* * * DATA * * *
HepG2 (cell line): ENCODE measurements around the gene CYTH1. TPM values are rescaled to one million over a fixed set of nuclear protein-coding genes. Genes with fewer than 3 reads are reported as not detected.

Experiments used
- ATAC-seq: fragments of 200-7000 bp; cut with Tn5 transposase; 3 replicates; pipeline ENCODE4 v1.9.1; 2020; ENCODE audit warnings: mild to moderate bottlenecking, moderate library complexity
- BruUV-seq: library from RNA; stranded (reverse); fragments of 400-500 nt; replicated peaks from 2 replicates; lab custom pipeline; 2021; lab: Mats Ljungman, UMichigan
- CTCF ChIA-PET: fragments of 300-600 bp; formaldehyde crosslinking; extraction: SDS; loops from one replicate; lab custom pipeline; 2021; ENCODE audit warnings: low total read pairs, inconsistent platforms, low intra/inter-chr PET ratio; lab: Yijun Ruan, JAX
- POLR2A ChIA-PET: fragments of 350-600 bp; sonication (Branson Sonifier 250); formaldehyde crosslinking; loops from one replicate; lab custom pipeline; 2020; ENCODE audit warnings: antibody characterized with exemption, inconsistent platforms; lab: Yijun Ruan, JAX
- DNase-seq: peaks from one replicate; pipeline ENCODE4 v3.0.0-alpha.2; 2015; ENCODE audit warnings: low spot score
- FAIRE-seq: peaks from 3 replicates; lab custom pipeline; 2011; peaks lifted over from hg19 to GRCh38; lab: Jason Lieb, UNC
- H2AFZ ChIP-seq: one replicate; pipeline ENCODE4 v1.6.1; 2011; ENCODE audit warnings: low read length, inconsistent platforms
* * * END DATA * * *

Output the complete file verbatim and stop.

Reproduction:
HepG2 (cell line): ENCODE measurements around the gene CYTH1. TPM values are rescaled to one million over a fixed set of nuclear protein-coding genes. Genes with fewer than 3 reads are reported as not detected.

Experiments used
- ATAC-seq: fragments of 200-7000 bp; cut with Tn5 transposase; 3 replicates; pipeline ENCODE4 v1.9.1; 2020; ENCODE audit warnings: mild to moderate bottlenecking, moderate library complexity
- BruUV-seq: library from RNA; stranded (reverse); fragments of 400-500 nt; replicated peaks from 2 replicates; lab custom pipeline; 2021; lab: Mats Ljungman, UMichigan
- CTCF ChIA-PET: fragments of 300-600 bp; formaldehyde crosslinking; extraction: SDS; loops from one replicate; lab custom pipeline; 2021; ENCODE audit warnings: low total read pairs, inconsistent platforms, low intra/inter-chr PET ratio; lab: Yijun Ruan, JAX
- POLR2A ChIA-PET: fragments of 350-600 bp; sonication (Branson Sonifier 250); formaldehyde crosslinking; loops from one replicate; lab custom pipeline; 2020; ENCODE audit warnings: antibody characterized with exemption, inconsistent platforms; lab: Yijun Ruan, JAX
- DNase-seq: peaks from one replicate; pipeline ENCODE4 v3.0.0-alpha.2; 2015; ENCODE audit warnings: low spot score
- FAIRE-seq: peaks from 3 replicates; lab custom pipeline; 2011; peaks lifted over from hg19 to GRCh38; lab: Jason Lieb, UNC
- H2AFZ ChIP-seq: one replicate; pipeline ENCODE4 v1.6.1; 2011; ENCODE audit warnings: low read length, inconsistent platforms